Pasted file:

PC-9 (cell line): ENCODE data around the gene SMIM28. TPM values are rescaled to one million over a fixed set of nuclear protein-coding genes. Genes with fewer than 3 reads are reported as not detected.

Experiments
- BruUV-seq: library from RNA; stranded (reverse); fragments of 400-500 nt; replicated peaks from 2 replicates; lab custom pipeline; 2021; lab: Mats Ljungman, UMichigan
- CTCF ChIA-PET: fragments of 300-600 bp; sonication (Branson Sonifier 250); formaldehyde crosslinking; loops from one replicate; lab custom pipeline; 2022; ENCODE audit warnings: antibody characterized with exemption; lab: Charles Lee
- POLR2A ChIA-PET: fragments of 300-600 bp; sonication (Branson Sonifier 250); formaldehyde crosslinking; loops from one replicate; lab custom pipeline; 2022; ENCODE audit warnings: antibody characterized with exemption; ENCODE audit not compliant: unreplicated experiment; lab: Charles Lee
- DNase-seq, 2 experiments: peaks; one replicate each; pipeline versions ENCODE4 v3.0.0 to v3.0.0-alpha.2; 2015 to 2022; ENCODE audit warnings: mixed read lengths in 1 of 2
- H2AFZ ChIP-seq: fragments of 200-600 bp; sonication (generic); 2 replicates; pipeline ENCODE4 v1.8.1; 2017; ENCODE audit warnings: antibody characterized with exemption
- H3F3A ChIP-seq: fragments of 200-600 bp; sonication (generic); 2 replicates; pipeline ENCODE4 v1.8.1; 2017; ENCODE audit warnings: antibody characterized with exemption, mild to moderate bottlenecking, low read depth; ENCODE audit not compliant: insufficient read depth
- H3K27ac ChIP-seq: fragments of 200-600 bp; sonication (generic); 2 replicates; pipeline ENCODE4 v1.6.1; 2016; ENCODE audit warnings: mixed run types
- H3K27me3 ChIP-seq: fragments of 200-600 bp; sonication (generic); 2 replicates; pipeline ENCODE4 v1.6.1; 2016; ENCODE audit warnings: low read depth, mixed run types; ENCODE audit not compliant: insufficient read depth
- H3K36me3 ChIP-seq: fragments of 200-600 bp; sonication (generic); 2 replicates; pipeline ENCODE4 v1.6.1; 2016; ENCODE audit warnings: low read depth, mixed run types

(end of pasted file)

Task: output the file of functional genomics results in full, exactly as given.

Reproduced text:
PC-9 (cell line): ENCODE data around the gene SMIM28. TPM values are rescaled to one million over a fixed set of nuclear protein-coding genes. Genes with fewer than 3 reads are reported as not detected.

Experiments
- BruUV-seq: library from RNA; stranded (reverse); fragments of 400-500 nt; replicated peaks from 2 replicates; lab custom pipeline; 2021; lab: Mats Ljungman, UMichigan
- CTCF ChIA-PET: fragments of 300-600 bp; sonication (Branson Sonifier 250); formaldehyde crosslinking; loops from one replicate; lab custom pipeline; 2022; ENCODE audit warnings: antibody characterized with exemption; lab: Charles Lee
- POLR2A ChIA-PET: fragments of 300-600 bp; sonication (Branson Sonifier 250); formaldehyde crosslinking; loops from one replicate; lab custom pipeline; 2022; ENCODE audit warnings: antibody characterized with exemption; ENCODE audit not compliant: unreplicated experiment; lab: Charles Lee
- DNase-seq, 2 experiments: peaks; one replicate each; pipeline versions ENCODE4 v3.0.0 to v3.0.0-alpha.2; 2015 to 2022; ENCODE audit warnings: mixed read lengths in 1 of 2
- H2AFZ ChIP-seq: fragments of 200-600 bp; sonication (generic); 2 replicates; pipeline ENCODE4 v1.8.1; 2017; ENCODE audit warnings: antibody characterized with exemption
- H3F3A ChIP-seq: fragments of 200-600 bp; sonication (generic); 2 replicates; pipeline ENCODE4 v1.8.1; 2017; ENCODE audit warnings: antibody characterized with exemption, mild to moderate bottlenecking, low read depth; ENCODE audit not compliant: insufficient read depth
- H3K27ac ChIP-seq: fragments of 200-600 bp; sonication (generic); 2 replicates; pipeline ENCODE4 v1.6.1; 2016; ENCODE audit warnings: mixed run types
- H3K27me3 ChIP-seq: fragments of 200-600 bp; sonication (generic); 2 replicates; pipeline ENCODE4 v1.6.1; 2016; ENCODE audit warnings: low read depth, mixed run types; ENCODE audit not compliant: insufficient read depth
- H3K36me3 ChIP-seq: fragments of 200-600 bp; sonication (generic); 2 replicates; pipeline ENCODE4 v1.6.1; 2016; ENCODE audit warnings: low read depth, mixed run types